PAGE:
Space & Innovation

Indonesia Fires Choking People, Threatening Wildlife

Slash-and-burn practices combine with El Niño to create an air-pollution crisis in one of the world's most populous countries. Continue reading →

If you think the wildfires in California have been bad, there are even bigger blazes on the other side of the planet. And worse yet, authorities say they were set intentionally by plantation companies.

The government of Indonesia has declared a state of emergency in some parts of the country, as forest fires set on the islands of Sumatra and Kalimatan have created a giant haze that is threatening the health of hundreds of thousands of Indonesians and people in neighboring countries as well. The smoke is also choking endangered populations of orangutans, elephants and leopards.

The Jakarta Post reports that in the province of West Sumatra, the level of particulate matter in the air had increased to 436 micrograms per cubic meter, a level that government health officials classify as "dangerous," the highest level on their pollution scale.

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In South Sumatra, more than 22,000 people have developed respiratory illnesses, New Scientist reports.

In Riau, another province, some 25,000 people have taken ill from the haze's effects.

"The smoke here bring particles that would affect your throat, so it will induce mucus and cause infection," hospital administrator Dr. Nuzellia Husnedi told Australian broadcaster ABC's website. "We're warning people not to go outside unless it's necessary, if you don't need to go outside then don't."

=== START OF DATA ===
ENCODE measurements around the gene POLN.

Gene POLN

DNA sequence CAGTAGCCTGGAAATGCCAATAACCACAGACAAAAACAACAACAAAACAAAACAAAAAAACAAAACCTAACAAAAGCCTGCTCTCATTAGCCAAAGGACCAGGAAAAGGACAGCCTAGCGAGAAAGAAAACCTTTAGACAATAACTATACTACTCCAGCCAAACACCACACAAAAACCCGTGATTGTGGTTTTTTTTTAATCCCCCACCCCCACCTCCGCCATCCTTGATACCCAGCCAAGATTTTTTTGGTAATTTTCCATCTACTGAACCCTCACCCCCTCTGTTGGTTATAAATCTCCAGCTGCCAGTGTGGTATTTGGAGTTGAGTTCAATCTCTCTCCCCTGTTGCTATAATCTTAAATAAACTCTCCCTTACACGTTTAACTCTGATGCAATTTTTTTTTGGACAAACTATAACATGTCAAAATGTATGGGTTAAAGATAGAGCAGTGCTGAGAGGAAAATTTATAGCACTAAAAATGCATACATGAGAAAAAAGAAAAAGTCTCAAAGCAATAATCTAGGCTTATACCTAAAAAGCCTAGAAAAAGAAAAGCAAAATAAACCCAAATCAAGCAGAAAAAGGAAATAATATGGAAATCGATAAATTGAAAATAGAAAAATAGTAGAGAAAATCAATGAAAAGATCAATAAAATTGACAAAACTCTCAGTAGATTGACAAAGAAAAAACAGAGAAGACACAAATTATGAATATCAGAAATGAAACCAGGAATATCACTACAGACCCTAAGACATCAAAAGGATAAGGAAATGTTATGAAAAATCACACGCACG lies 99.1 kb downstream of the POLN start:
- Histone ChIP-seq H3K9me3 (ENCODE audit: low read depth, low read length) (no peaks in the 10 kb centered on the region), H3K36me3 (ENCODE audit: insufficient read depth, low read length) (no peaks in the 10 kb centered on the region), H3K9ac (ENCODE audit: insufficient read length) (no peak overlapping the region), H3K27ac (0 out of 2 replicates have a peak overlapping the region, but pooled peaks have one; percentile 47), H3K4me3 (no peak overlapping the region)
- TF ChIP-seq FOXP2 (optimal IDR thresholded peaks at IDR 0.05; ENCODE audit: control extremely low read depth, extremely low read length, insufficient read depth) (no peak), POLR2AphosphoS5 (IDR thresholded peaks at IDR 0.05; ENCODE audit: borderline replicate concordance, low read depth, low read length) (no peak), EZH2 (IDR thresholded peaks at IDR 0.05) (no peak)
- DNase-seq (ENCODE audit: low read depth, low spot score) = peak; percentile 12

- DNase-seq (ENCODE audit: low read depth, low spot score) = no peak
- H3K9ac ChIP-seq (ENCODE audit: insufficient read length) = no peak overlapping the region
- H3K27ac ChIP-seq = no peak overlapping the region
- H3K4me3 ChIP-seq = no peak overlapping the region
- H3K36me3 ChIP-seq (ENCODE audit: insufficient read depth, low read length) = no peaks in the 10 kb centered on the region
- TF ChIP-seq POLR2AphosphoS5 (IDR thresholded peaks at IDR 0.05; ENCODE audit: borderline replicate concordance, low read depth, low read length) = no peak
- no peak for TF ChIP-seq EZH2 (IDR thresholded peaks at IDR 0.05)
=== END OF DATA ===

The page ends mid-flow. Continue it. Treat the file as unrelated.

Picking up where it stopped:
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As with California, fires are a normal part of the dry season in Indonesia, an archipelago that has the fourth biggest population on the planet. They're often set deliberately, in slash-and-burn operations that clear land for palm oil cultivation and, ironically, tree plantations.

But those unsustainable practices have been exacerbated this year by the unusually powerful El Niño, a mass of warm water in the Pacific that causes weather distortions all over the globe. In Indonesia, the effect has been to dry out the forests, which exacerbates the risk of fires spreading out of control.

"It's not just affecting Indonesia," Bill Laurance, a professor and fire expert at James Cook University in Australia, told New Scientist, "it's also affecting its neighbors – Singapore and Malaysia and others – who are being very disadvantaged by the smoke and carbon emissions."

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In addition, the fires now threaten national parks that include the last remaining habitats for orangutans, Sumatran elephants and clouded leopards, according to the World Resources Institute.

Indonesian President Joko Widodo is determined to take action against those responsible for the fires. Last week, the government arrested seven executives and employees of companies that it suspects of setting the fires, according to ChannelNewsAsia. If found guilty of setting illegal fires, they could face up to 15 years in prison and heavy fines. 20 more companies reportedly are under investigation.

The Guardian reported the suspects include a senior executive from Bumi Mekar Hijau, a unit of Singapore-based Asia Pulp and Paper (APP), which is also Indonesia's largest pulp and paper producer.